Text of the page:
Gov. Phil Scott ordered Vermonters Tuesday to “stay home” and “stay safe” to slow the outbreak of the coronavirus in Vermont.
“The governor’s order directs Vermonters to stay at home, leaving only for essential reasons, critical to health and safety,” the Scott administration said in a statement.
The order offers a general outline of what movement will be allowed: “Vermonters are directed to stay at home or in their place of residence, leaving only for essential reasons such as: personal safety; groceries or medicine; curbside pickup of goods, meals or beverages; medical care; exercise; care of others; and work.”
The statement says “all businesses and not-for-profit entities not expressly exempted in the order must suspend all in-person business operations. Operations that can be conducted online or by phone, or sales that can be facilitated with curbside pickup or delivery only, can continue.”
The order provides exemptions for businesses and entities providing services or functions deemed critical to public health and safety, as well as economic and national security. This includes — but is not limited to — health care operations; retail serving essential human needs, such as grocery stores, pharmacies and hardware stores; fuel products and supply; maintenance of critical infrastructure; news media; and transportation and critical manufacturing sectors.
Scott had forewarned his executive order Monday: “I would not describe it as a shelter in place, that terminology means something different to many people especially in the emergency world,” he said at a press conference.
“What we’re going to advocate is just what we’ve done thus far, it’ll probably take another step,” Scott continued. “But we want people to stay at home, when they can. Right now you have a responsibility: if you can, stay at home. Stay at home.”
Vermont reported 95 confirmed cases of the coronavirus and seven deaths from the disease on Tuesday.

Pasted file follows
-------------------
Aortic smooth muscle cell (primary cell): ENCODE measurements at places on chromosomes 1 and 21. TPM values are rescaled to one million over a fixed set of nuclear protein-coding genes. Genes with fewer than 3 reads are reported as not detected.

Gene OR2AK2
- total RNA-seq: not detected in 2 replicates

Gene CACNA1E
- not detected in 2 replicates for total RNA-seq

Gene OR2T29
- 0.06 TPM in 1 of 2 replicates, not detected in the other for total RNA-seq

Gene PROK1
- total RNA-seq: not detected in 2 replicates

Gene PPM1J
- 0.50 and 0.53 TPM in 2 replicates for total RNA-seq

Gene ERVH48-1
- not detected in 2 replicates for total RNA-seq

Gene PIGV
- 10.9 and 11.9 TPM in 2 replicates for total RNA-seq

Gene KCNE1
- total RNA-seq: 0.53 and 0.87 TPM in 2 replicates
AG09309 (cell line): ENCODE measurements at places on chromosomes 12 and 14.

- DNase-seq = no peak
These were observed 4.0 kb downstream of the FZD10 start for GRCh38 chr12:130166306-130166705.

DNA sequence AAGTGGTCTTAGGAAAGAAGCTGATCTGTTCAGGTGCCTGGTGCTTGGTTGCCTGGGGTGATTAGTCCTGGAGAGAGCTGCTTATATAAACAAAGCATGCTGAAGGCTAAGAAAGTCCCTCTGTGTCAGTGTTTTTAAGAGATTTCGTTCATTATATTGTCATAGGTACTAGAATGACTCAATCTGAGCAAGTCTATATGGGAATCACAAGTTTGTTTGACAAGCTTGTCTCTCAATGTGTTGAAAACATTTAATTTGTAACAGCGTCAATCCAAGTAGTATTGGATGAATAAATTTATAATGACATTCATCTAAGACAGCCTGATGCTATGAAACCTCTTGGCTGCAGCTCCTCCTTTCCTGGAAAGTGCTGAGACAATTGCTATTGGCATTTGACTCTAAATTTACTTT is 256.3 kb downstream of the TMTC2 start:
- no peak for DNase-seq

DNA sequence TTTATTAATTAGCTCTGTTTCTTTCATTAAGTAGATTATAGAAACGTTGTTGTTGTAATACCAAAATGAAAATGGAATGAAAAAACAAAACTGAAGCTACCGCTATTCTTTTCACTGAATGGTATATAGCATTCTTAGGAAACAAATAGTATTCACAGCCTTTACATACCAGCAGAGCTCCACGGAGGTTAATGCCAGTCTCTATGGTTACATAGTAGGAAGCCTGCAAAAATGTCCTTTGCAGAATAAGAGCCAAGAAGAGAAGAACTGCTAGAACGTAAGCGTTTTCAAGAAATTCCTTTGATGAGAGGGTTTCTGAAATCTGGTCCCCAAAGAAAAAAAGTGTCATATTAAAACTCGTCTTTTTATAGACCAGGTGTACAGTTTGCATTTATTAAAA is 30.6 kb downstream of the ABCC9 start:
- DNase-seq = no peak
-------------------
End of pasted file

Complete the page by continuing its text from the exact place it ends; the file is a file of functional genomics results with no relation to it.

Four of those deaths were elderly residents at the Burlington Health and Rehab facility, operated by Genesis, and the other was an elderly man who died at the VA’s medical center in White River Junction.
The health department reported that 1,535 people had been tested in Vermont as of Tuesday, an increase of more than 350 tests since Monday, placing Vermont in the middle of the pack in total tests, and higher on a per capita basis, according to state-by-state data from Politico.
Scott and his health commissioner, Dr. Mark Levine, have insisted that the state’s testing capacity is appropriate for the current threat, however Vermonters have told VTDigger in recent days of long delays and a lack of access to testing.
Health experts confirm that community spread is already happening in Vermont, meaning that many cases are yet to be confirmed, and that the days ahead will only get worse in terms of new patients, and increased pressure on the state’s hospitals.
Leading Democrats in the state said Monday that Scott should have acted faster in handing down a “stay at home” order.
“The bottom line is we don’t have enough testing capacity to identify where this virus is and react, so in the absence of that we have to be aggressively social distancing,” said Rebecca Holcombe, Scott’s former education secretary. “It’s early aggressive action that matters.”
Scott announced new “mitigation measures” on Monday, directing businesses and nonprofits “to the maximum extent possible to put into place telecommuting or work-from-home procedures.”
The governor also expanded his executive order over the weekend to ban non-essential mass gatherings of more than 10 people, and close all “close-contact” businesses.
Scott said those businesses unable to shift to a remote workforce must implement — and publicly post — CDC and the Vermont Department of Health guidance related to COVID-19, including:
• Maintaining a distance of 6 feet between people.
• Ensuring employees practice appropriate hygiene measures, including regular, thorough handwashing.
• Ensuring that employees who are sick remain home.
• Regularly cleaning and disinfecting frequently touched objects and surfaces.
The Vermont Senate on Tuesday swiftly passed measures to address the COVID-19 pandemic, advancing bills that will boost Vermonters’ access to unemployment benefits and bolster the state’s health care system during the crisis.
The Senate passed a temporary expansion of the state’s unemployment insurance system so that all employees who are laid off because of the COVID-19 crisis, or have to quit as a result of it, can receive benefits.